Optometry case study: Normal-tension glaucoma

Figure 1. 3D wide report of RE showing RNFL and GCL thinning

By Tyson Xu, Specsavers Nowra, NSW


Px: 82-year-old Caucasian female
Reason for visit: Noticed her RE wasn’t as clear as her LE, even with optical correction from a year ago
GH: Controlled hypertensive and migraine sufferer
Meds: Multiple, but no steroidal medication
POH: Bilateral pseudophakia for the last 6 years. Was initially diagnosed at the time with glaucoma by the ophthalmologist but was lost to follow up
FOH: No history of glaucoma

Clinical Assessment

BCVA: RE: Plano/-0.75×100 (6/7.5-1)    LE: +0.25/-1.00×80 (6/6)
Pupils: PERRL no RAPD
IOP: RE: 11mmHg           LE: 11mmHg @ 11:10am

Pachymetry: RE: 474µm and LE: 495µm

Anterior eye:

  • Angles open
  • No signs of pigment dispersion or pseudoexfoliation syndrome
  • Intraocular lens clear and central

Dilated fundus examination:

  • Maculae flat with no evidence of epiretinal membrane nor vitreomacular traction
  • Right optic nerve: Focal rim thinning inferiorly (notch) with correlating retinal nerve fibre layer (RNFL) wedge defect and thinning of ganglion cell layer (GCL) inferiorly (Figure 1)
  • Left optic nerve: RNFL and GCL within normal limits (Figure 2)
  • OCT 3D disc analysis showing marked disc asymmetry (Figure 3)

Automated perimetry (Medmont M600 Glaucoma module):

  • Repeatable paracentral visual field defect in the RE in the superior nasal quadrant – this correlates to the inferior temporal thinning of the ganglion cell layer (Figures 4 and 5)

Amsler grid:

  • Absolute scotoma superonasal to fixation in the RE. LE normal

Diagnosis & Management

Differential diagnosis:

  • Normal-tension glaucoma
  • Secondary open-angle glaucoma
  • Angle-closure glaucoma
  • Physiological disc asymmetry
  • Optic atrophy

Diagnosis: Normal-tension glaucoma


  • Patient was advised that the RE’s central vision wasn’t as good due to the absolute scotoma caused by loss of ganglion cells from glaucoma.
  • Patient was referred to a local glaucoma specialist for management as well as to Glaucoma Australia to help facilitate understanding and encourage compliance with treatment and reviews.
  • She was also advised to encourage her family members to get their eyes checked.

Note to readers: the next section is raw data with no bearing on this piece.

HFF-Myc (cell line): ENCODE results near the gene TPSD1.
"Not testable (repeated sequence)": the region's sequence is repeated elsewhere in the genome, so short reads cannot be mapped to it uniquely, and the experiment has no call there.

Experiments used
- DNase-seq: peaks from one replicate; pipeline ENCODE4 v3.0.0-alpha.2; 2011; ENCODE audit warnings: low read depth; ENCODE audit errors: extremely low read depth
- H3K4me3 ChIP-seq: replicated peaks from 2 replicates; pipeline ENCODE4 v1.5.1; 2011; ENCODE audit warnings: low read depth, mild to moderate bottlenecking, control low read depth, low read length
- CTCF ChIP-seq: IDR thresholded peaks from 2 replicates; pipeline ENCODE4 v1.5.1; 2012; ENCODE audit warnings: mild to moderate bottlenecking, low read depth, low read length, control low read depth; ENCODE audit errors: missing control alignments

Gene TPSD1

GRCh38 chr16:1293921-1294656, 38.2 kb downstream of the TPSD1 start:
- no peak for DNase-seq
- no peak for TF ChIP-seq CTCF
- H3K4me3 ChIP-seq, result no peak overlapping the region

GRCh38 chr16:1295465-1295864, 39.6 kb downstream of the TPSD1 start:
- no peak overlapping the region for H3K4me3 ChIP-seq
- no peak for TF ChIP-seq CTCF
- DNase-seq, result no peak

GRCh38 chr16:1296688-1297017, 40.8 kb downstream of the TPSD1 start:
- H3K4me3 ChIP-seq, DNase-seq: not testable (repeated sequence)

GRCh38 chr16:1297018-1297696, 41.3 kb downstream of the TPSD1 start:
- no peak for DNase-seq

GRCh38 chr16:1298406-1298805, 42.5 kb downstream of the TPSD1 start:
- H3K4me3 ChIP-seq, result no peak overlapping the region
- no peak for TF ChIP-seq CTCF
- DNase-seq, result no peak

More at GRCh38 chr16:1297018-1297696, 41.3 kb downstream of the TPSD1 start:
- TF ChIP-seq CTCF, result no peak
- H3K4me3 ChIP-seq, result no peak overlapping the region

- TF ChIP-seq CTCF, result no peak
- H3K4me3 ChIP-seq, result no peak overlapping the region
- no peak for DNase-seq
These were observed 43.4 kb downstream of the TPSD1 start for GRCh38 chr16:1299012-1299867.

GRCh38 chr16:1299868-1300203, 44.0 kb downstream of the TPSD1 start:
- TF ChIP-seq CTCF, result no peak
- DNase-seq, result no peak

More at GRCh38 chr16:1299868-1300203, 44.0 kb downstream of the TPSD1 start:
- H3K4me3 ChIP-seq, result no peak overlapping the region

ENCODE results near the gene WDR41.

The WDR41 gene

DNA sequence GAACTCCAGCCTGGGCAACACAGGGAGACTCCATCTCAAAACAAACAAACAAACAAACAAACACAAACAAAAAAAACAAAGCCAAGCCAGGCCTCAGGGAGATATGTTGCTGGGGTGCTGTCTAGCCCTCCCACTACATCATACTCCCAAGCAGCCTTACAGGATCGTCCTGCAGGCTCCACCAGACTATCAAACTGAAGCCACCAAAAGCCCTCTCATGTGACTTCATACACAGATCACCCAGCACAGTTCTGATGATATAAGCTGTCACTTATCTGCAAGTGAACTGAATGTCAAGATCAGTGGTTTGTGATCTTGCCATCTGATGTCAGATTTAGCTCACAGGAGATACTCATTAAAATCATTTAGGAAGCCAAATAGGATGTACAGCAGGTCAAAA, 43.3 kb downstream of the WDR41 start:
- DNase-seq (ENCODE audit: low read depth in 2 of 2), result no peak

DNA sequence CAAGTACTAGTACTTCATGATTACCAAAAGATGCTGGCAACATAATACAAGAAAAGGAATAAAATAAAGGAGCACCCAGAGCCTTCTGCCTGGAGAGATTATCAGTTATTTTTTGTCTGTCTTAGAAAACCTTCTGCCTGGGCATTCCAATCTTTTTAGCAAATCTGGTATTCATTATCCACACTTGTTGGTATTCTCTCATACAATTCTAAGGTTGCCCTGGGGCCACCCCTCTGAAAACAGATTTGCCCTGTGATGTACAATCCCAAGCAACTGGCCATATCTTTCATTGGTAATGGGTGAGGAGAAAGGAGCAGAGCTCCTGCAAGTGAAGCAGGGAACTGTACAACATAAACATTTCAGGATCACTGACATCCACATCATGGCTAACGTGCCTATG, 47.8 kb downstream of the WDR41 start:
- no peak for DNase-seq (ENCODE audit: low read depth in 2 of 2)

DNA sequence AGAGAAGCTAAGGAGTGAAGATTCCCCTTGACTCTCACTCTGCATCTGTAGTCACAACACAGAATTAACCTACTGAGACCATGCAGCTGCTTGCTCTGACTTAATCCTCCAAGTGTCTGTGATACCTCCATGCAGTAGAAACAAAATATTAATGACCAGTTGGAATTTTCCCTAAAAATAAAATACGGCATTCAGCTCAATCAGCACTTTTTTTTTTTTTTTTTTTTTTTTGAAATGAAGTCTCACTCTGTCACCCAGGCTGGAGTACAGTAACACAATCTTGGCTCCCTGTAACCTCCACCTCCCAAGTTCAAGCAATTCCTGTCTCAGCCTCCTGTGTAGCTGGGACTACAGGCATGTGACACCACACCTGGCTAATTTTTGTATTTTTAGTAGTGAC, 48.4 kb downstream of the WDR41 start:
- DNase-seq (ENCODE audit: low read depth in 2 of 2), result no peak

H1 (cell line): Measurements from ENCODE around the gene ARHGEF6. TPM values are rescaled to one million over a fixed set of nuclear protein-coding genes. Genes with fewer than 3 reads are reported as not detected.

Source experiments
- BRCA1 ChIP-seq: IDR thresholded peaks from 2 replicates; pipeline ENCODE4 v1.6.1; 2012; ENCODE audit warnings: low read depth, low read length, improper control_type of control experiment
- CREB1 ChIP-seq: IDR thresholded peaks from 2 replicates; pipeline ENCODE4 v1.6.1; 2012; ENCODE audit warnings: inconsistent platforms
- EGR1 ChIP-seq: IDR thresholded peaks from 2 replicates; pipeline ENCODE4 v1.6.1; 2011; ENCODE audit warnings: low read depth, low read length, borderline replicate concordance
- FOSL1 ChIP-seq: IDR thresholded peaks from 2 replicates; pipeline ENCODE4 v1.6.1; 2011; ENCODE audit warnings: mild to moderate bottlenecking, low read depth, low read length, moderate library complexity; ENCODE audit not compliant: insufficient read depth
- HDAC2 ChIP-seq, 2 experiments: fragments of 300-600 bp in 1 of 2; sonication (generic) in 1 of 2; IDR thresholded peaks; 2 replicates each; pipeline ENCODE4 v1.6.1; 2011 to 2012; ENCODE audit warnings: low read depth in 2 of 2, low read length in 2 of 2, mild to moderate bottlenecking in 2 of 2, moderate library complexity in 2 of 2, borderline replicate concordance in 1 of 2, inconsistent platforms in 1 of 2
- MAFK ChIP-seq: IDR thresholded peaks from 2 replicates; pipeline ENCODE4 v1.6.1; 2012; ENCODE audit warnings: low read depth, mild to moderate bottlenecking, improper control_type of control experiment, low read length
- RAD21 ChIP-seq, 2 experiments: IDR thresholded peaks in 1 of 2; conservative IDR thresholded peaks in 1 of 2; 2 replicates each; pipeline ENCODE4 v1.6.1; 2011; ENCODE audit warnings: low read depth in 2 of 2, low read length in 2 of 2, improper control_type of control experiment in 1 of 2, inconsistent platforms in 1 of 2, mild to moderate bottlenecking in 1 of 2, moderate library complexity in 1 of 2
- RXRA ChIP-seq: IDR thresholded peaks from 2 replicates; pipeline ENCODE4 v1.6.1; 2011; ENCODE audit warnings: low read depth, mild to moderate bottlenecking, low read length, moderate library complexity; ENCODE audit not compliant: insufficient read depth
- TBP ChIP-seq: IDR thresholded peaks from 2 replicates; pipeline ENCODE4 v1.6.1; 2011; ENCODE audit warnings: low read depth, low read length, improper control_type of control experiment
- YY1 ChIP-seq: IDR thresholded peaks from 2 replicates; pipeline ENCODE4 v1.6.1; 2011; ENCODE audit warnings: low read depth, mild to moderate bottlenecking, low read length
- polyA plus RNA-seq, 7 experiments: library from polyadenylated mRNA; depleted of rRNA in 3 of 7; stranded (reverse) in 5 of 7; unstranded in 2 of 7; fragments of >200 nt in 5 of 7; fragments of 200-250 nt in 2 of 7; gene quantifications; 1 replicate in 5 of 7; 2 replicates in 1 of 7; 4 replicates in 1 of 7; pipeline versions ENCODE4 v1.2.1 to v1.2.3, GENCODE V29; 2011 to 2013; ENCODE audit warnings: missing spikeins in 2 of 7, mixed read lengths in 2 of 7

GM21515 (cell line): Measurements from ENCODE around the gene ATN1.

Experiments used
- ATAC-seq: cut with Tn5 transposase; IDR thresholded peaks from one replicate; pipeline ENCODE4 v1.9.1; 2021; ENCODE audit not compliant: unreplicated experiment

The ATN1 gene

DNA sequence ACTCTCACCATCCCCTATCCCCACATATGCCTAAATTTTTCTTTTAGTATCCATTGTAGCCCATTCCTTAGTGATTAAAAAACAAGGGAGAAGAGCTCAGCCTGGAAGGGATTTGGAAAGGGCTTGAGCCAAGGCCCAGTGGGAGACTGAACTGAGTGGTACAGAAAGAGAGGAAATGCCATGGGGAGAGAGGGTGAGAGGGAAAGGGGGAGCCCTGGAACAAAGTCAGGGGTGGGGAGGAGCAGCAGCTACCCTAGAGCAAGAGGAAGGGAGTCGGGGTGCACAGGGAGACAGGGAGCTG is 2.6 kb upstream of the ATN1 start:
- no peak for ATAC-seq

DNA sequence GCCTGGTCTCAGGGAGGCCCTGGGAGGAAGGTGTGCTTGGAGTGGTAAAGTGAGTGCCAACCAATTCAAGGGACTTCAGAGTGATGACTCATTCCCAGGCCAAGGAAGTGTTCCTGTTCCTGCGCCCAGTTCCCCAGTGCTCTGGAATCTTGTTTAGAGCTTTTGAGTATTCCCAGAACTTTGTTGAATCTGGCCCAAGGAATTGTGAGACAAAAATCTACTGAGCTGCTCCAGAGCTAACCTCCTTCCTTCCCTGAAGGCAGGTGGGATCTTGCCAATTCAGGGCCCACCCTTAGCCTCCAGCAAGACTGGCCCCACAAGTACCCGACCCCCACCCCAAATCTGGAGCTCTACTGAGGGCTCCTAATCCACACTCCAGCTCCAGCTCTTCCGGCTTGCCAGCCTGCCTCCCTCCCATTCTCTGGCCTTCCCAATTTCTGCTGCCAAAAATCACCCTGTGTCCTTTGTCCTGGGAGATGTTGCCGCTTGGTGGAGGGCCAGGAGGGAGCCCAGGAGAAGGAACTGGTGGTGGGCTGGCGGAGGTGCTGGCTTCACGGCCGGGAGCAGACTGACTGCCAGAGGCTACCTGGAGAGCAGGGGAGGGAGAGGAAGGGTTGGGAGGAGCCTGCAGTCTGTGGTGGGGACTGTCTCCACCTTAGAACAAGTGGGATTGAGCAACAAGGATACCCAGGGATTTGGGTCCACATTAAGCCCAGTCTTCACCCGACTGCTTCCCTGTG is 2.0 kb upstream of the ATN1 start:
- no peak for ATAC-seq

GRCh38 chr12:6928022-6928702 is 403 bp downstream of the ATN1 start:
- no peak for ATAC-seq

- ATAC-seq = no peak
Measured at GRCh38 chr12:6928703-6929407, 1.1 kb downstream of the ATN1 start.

Normal-tension glaucoma (NTG) is a form of primary open-angle glaucoma in which IOP is less than 21mmHg and is one of the most common forms of glaucoma in Australia, Japan, Western Europe and the US1-2. Compared to other forms of glaucoma, NTG has a relatively slower average rate of progression with reported mean deviation visual field loss of 0.36dB-0.41dB / year as opposed to 3.13dB / year in pseudoexfoliative glaucoma and 1.31dB / year in hypertensive glaucoma3-4. However, NTG visual field defects tend to be more localised, dense and closer to fixation5-8. In this patient’s case, it has affected her central vision in the RE, and she is now symptomatic.

Risk factors for progression of VF defects include female gender, migraines and disc haemorrhages9. Disc haemorrhages are also very characteristic of NTG as well as inferotemporal rim thinning and notching10.

Since ophthalmological assessment, the patient’s IOP has been controlled with prostaglandin analogue eyedrops (Xalatan, latanoprost 0.005%) and she is being reviewed on a six-monthly basis.


  1. Weinreb R, Leung C, Crowston J, Medeiros F, Friedman D, Wiggs J et al. Primary open-angle glaucoma. Nature Reviews Disease Primers. 2016;2:16067.
  2. Iwase A, Suzuki Y, Araie M, Yamamoto T, Abe H, Shirato S et al. The prevalence of primary open-angle glaucoma in Japanese The Tajimi Study. Ophthalmology. 2004;111(9):1641-1648.
  3. Heijl A, Bengtsson B, Hyman L, Leske M. Natural History of Open-Angle Glaucoma. Ophthalmology. 2009;116(12):2271-2276.
  4. Anderson D, Drance S, Schulzer M. Natural history of normal-tension glaucoma. Ophthalmology. 2001;108(2):247-253.
  5. Caprioli J, Spaeth G. Comparison of the Optic Nerve Head in High- and Low-Tension Glaucoma. Archives of Ophthalmology. 1985;103(8):1145-1149.
  6. Thonginnetra O, Greenstein V, Chu D, Liebmann J, Ritch R, Hood D. Normal Versus High Tension Glaucoma. Journal of Glaucoma. 2010;19(3):151-157.
  7. Caprioli J, Spaeth G. Comparison of Visual Field Defects in the Low-Tension Glaucomas with Those in the High-Tension Glaucomas. American Journal of Ophthalmology. 1984;97(6):730-737.
  8. Araie M. Pattern of visual field defects in normal-tension and high-tension glaucoma. Current Opinion in Ophthalmology. 1995;6(2):36-45.
  9. Drance S, Anderson D, Schulzer M. Risk factors for progression of visual field abnormalities in normal-tension glaucoma. American Journal of Ophthalmology. 2001;131(6):699-708.
  10. Woo S. Comparison of localised nerve fibre layer defects in normal tension glaucoma and primary open angle glaucoma. British Journal of Ophthalmology. 2003;87(6):695-698.